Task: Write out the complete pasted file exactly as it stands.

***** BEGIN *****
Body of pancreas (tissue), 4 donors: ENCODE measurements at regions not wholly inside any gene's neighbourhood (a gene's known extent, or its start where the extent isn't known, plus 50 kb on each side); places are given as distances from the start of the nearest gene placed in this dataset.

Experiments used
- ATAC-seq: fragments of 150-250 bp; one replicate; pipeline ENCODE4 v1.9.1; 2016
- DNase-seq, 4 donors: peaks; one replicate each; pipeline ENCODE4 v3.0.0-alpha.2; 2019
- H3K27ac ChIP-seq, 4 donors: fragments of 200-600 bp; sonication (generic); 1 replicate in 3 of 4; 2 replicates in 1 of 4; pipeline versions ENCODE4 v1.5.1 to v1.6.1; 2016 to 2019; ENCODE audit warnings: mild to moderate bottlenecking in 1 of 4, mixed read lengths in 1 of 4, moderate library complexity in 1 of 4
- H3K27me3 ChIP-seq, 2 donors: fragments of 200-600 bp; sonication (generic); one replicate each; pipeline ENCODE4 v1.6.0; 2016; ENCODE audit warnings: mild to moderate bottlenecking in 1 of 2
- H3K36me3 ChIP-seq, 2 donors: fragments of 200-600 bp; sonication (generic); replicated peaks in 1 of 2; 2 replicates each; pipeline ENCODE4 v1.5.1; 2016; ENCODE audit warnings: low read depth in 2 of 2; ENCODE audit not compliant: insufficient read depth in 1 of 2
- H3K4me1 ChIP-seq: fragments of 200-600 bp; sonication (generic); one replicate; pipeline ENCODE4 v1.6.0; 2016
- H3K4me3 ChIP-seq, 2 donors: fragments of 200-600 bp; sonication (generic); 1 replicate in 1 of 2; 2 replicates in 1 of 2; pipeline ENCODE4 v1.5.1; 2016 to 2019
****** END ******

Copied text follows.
Body of pancreas (tissue), 4 donors: ENCODE measurements at regions not wholly inside any gene's neighbourhood (a gene's known extent, or its start where the extent isn't known, plus 50 kb on each side); places are given as distances from the start of the nearest gene placed in this dataset.

Experiments used
- ATAC-seq: fragments of 150-250 bp; one replicate; pipeline ENCODE4 v1.9.1; 2016
- DNase-seq, 4 donors: peaks; one replicate each; pipeline ENCODE4 v3.0.0-alpha.2; 2019
- H3K27ac ChIP-seq, 4 donors: fragments of 200-600 bp; sonication (generic); 1 replicate in 3 of 4; 2 replicates in 1 of 4; pipeline versions ENCODE4 v1.5.1 to v1.6.1; 2016 to 2019; ENCODE audit warnings: mild to moderate bottlenecking in 1 of 4, mixed read lengths in 1 of 4, moderate library complexity in 1 of 4
- H3K27me3 ChIP-seq, 2 donors: fragments of 200-600 bp; sonication (generic); one replicate each; pipeline ENCODE4 v1.6.0; 2016; ENCODE audit warnings: mild to moderate bottlenecking in 1 of 2
- H3K36me3 ChIP-seq, 2 donors: fragments of 200-600 bp; sonication (generic); replicated peaks in 1 of 2; 2 replicates each; pipeline ENCODE4 v1.5.1; 2016; ENCODE audit warnings: low read depth in 2 of 2; ENCODE audit not compliant: insufficient read depth in 1 of 2
- H3K4me1 ChIP-seq: fragments of 200-600 bp; sonication (generic); one replicate; pipeline ENCODE4 v1.6.0; 2016
- H3K4me3 ChIP-seq, 2 donors: fragments of 200-600 bp; sonication (generic); 1 replicate in 1 of 2; 2 replicates in 1 of 2; pipeline ENCODE4 v1.5.1; 2016 to 2019